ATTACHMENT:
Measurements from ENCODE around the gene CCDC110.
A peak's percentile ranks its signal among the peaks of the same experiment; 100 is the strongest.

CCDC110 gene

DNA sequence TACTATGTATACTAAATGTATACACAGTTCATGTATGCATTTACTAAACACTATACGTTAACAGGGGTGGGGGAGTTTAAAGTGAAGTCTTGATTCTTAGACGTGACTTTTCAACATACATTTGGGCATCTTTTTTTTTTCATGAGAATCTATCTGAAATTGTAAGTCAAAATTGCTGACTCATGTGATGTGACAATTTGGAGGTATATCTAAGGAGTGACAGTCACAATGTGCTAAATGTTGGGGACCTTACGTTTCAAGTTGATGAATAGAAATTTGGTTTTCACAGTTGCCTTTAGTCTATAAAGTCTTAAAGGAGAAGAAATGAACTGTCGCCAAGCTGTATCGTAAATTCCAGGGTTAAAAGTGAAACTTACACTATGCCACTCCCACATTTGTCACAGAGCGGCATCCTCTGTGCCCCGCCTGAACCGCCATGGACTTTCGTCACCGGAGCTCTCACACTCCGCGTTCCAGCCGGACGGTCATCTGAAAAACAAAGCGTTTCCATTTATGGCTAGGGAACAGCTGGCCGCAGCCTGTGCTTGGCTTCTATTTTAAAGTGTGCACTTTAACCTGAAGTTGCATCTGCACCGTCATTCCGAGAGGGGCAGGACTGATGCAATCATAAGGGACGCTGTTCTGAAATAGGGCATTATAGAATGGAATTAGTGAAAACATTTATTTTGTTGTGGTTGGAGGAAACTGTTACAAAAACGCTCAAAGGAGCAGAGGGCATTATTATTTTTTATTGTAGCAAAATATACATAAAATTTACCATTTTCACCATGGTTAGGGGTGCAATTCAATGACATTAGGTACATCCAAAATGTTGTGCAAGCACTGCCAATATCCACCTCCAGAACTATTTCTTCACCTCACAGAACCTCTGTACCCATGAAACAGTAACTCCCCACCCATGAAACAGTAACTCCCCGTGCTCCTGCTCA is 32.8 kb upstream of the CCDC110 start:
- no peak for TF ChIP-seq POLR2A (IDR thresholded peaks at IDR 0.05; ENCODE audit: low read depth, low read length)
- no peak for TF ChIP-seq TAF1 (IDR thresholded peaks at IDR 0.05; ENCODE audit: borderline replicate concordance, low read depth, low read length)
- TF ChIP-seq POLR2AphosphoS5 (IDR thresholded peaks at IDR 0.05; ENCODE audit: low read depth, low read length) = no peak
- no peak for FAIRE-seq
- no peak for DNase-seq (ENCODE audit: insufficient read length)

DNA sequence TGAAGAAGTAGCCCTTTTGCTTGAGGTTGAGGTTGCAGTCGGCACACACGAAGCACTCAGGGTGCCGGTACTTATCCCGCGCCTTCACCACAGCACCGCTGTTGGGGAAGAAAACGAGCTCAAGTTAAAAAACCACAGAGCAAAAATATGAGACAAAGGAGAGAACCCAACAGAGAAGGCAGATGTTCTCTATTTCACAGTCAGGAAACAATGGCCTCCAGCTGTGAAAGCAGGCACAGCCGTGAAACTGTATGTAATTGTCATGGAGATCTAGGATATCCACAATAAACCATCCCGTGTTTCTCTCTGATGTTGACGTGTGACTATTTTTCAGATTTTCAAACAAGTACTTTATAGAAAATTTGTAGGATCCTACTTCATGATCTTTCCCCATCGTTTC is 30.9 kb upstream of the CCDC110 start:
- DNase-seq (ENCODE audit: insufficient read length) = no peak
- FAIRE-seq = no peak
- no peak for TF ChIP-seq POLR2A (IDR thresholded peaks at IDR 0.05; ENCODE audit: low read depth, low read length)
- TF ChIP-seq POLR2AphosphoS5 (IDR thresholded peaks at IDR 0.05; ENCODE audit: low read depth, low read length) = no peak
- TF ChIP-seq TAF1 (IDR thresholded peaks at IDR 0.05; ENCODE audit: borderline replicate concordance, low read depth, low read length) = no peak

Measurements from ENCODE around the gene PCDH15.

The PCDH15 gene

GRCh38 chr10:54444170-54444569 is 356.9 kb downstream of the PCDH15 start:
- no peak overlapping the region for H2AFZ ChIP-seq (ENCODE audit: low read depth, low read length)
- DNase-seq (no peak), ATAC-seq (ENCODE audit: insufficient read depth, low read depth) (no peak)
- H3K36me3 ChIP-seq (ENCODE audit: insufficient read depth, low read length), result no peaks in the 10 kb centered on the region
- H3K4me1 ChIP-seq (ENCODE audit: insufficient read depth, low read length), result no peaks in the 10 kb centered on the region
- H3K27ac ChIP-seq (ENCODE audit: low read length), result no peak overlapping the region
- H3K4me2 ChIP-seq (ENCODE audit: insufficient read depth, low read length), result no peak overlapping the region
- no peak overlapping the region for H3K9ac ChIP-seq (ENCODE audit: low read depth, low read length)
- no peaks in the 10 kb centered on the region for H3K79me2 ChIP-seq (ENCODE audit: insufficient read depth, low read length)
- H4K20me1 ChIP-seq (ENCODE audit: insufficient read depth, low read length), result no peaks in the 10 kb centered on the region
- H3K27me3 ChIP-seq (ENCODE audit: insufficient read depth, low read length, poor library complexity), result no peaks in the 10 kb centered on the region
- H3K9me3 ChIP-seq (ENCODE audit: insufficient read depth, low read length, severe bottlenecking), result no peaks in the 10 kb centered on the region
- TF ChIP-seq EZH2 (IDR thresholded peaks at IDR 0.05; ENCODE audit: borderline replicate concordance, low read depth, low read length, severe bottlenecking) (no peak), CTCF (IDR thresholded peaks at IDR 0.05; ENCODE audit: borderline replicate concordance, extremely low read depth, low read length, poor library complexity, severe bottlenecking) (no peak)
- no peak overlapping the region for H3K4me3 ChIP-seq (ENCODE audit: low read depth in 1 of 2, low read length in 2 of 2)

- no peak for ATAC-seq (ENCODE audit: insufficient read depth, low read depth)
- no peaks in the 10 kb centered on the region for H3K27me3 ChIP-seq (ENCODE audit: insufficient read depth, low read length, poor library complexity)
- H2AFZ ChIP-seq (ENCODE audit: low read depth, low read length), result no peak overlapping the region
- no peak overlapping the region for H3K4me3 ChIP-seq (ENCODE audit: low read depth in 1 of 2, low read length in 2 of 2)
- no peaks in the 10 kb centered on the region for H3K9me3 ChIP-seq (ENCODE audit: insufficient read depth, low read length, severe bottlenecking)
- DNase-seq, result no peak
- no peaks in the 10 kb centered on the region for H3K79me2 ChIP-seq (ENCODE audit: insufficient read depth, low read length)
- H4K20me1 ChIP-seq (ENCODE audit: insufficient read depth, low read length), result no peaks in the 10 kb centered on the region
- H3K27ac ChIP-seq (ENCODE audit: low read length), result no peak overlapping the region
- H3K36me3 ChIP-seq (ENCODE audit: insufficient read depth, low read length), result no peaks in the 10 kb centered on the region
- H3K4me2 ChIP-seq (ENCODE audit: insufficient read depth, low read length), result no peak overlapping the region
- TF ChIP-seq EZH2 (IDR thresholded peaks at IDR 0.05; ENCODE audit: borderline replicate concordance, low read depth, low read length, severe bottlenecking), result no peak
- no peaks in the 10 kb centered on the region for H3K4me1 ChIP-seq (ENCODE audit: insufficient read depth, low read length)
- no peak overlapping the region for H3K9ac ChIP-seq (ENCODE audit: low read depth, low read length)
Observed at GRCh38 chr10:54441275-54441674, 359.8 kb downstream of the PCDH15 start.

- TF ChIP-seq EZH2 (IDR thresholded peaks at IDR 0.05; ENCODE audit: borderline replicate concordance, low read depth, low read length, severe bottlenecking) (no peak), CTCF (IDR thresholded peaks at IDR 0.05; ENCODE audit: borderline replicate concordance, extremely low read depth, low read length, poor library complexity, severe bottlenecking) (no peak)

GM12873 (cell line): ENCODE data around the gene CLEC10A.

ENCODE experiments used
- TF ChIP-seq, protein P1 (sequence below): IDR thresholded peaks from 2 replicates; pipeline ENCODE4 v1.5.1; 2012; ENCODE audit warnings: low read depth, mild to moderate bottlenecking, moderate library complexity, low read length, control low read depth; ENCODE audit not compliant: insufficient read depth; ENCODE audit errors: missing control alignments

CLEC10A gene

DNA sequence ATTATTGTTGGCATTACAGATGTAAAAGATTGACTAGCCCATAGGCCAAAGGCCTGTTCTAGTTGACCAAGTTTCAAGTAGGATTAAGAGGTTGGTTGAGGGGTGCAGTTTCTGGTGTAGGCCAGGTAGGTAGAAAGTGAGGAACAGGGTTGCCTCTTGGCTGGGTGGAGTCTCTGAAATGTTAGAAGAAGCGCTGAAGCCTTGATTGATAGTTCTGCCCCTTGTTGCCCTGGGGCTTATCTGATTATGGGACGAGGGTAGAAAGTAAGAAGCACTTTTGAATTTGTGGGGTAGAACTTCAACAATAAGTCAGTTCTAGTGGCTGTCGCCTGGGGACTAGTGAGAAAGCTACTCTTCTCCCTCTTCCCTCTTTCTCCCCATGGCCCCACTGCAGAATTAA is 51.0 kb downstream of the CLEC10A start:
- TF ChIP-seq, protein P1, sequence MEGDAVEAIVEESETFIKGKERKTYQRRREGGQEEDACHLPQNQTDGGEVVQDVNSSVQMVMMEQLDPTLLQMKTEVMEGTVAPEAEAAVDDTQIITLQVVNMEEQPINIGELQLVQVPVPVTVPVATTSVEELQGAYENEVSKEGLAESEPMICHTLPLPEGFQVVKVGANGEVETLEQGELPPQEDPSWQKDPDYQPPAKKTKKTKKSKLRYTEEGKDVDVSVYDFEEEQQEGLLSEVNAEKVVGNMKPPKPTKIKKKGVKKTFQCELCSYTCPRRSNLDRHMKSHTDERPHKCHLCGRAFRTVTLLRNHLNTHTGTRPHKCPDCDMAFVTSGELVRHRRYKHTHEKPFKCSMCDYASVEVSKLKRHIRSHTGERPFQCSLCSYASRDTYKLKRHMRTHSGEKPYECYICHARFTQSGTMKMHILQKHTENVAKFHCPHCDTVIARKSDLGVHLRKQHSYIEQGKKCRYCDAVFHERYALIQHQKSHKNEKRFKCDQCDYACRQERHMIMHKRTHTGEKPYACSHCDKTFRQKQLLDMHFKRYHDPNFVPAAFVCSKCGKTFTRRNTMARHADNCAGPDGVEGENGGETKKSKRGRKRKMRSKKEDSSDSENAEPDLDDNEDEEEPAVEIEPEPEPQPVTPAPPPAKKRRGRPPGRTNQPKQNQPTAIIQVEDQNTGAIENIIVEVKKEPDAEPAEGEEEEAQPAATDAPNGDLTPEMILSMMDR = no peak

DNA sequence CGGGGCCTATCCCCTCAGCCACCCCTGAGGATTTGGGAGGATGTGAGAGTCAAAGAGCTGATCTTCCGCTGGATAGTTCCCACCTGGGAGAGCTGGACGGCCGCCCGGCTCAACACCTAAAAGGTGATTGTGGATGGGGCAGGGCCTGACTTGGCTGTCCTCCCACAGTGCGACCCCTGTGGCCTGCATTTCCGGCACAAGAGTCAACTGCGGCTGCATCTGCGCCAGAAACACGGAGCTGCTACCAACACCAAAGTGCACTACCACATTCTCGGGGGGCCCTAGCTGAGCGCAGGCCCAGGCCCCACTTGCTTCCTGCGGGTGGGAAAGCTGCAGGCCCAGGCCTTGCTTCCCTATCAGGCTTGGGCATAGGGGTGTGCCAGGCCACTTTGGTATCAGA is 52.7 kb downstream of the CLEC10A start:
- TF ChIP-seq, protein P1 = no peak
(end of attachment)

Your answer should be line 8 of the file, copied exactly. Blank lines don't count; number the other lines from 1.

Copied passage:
- no peak for FAIRE-seq